Friday, November 07, 2003

Shahab-4 we hardly knew ye

Does this just mean they will buy their missiles from North Korea?

Iran will abandon development of a missile that could have carried a conventional warhead as far as Europe or threatened Israel with a heavier nuclear or biological payload, the Iranian government announced.

The declaration that it would not manufacture the Shahab-4 missile came less than three weeks after Iran agreed to suspend uranium enrichment activities and open its mostly secret nuclear program to short-notice inspections by the International Atomic Energy Agency (IAEA).


Anthony H. Cordesman, an analyst at the Center for Strategic and International Studies in Washington, said development of the Shahab-4 had not reached the point of mass production. The Shahab-4, he said, "in a lot of ways is a paper missile," in that it existed mainly in frame designs and possibly engine components.

Cordesman said the announcement that work on the missile was being scrapped appeared to indicate that Iran's usually divided government continues to speak with one voice. But he warned that "it doesn't meant this is something that's permanent." The missile's development could continue secretly, he said, just as a program aimed at producing atomic weapons could conceivably elude inspectors.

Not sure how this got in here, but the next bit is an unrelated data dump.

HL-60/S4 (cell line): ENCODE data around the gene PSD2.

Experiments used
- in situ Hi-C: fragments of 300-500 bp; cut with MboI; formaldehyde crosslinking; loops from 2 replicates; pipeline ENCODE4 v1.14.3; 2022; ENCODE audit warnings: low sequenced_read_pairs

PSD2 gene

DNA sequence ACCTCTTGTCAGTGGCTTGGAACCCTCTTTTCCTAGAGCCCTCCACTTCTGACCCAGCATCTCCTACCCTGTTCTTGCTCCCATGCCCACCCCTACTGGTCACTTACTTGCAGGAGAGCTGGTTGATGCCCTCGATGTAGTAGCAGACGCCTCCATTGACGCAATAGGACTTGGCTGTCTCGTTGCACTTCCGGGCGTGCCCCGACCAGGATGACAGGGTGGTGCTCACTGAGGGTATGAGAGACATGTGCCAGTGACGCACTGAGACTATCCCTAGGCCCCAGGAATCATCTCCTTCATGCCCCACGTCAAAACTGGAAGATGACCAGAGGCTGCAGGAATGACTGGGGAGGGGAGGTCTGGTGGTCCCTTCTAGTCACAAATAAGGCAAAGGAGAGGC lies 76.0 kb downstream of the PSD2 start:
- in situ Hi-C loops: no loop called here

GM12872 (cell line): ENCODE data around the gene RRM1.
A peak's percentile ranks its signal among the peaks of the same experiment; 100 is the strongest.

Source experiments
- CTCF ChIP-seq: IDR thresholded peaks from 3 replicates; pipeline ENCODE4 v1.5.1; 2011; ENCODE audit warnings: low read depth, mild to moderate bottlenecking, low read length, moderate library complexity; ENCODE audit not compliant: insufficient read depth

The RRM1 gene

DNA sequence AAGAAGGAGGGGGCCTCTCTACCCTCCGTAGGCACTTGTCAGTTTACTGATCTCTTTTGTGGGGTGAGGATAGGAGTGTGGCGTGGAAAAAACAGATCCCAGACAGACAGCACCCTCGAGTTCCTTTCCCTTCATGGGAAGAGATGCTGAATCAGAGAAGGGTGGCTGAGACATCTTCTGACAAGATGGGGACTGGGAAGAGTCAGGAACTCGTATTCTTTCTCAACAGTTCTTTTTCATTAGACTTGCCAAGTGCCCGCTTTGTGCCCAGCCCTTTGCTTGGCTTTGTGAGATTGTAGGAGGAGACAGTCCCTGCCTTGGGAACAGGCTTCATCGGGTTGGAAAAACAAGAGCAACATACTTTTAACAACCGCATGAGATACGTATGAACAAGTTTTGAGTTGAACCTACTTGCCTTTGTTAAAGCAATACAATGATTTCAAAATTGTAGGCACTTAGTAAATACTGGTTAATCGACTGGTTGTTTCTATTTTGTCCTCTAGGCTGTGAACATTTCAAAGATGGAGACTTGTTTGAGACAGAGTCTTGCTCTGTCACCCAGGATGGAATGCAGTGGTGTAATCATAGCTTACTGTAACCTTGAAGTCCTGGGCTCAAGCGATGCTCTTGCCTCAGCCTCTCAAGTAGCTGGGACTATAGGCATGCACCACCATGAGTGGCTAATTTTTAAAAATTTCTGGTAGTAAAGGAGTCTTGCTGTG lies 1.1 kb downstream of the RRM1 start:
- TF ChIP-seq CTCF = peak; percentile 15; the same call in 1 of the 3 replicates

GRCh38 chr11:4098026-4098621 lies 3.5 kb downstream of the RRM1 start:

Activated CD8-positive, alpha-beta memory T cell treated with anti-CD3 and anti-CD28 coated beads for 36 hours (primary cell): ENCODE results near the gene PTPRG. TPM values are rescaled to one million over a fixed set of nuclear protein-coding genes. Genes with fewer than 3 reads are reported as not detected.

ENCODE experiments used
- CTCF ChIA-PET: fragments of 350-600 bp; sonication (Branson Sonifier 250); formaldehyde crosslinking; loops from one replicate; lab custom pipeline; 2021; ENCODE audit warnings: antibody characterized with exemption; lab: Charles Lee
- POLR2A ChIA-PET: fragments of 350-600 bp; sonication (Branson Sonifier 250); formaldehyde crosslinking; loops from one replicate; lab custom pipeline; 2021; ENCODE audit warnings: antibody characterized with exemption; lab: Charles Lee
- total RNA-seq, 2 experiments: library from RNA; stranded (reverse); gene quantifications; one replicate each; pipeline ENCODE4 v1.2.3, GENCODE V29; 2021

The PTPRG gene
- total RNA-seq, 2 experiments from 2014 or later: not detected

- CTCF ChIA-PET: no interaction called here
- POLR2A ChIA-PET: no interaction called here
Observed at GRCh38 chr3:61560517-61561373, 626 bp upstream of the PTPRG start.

I guess that's good news, but it's not as though Iran has never lied before. For example, Iran claimed that no Al-Qaeda were in Iran...

Iran's government reacted angrily to a report that elements within the Islamic regime were harbouring senior members of al-Qaeda, dismissing the allegation as an "absolute lie: and challenging foreign intelligence services to come up with evidence.

"We have announced time and again that we will not allow these activities to take place in Iran. This is a decision taken by the highest officials in the country. The report is an absolute lie," government spokesman Abdollah Ramezanzadeh told AFP.

...then later admited it.

Iran says it has identified most of the al-Qaeda suspects it is currently holding in custody, but has refused release any of their names.
Several reports have stated that those held may include some of Osama Bin Laden's closest aides and even one of the al-Qaeda leader's sons.

However Iran did not confirm how many alleged al-Qaeda members it was holding, their nationalities or their names, citing "security concerns".

In related news, Richard Perle has recently stated that Iran is "up to its eyeballs in terrorism".


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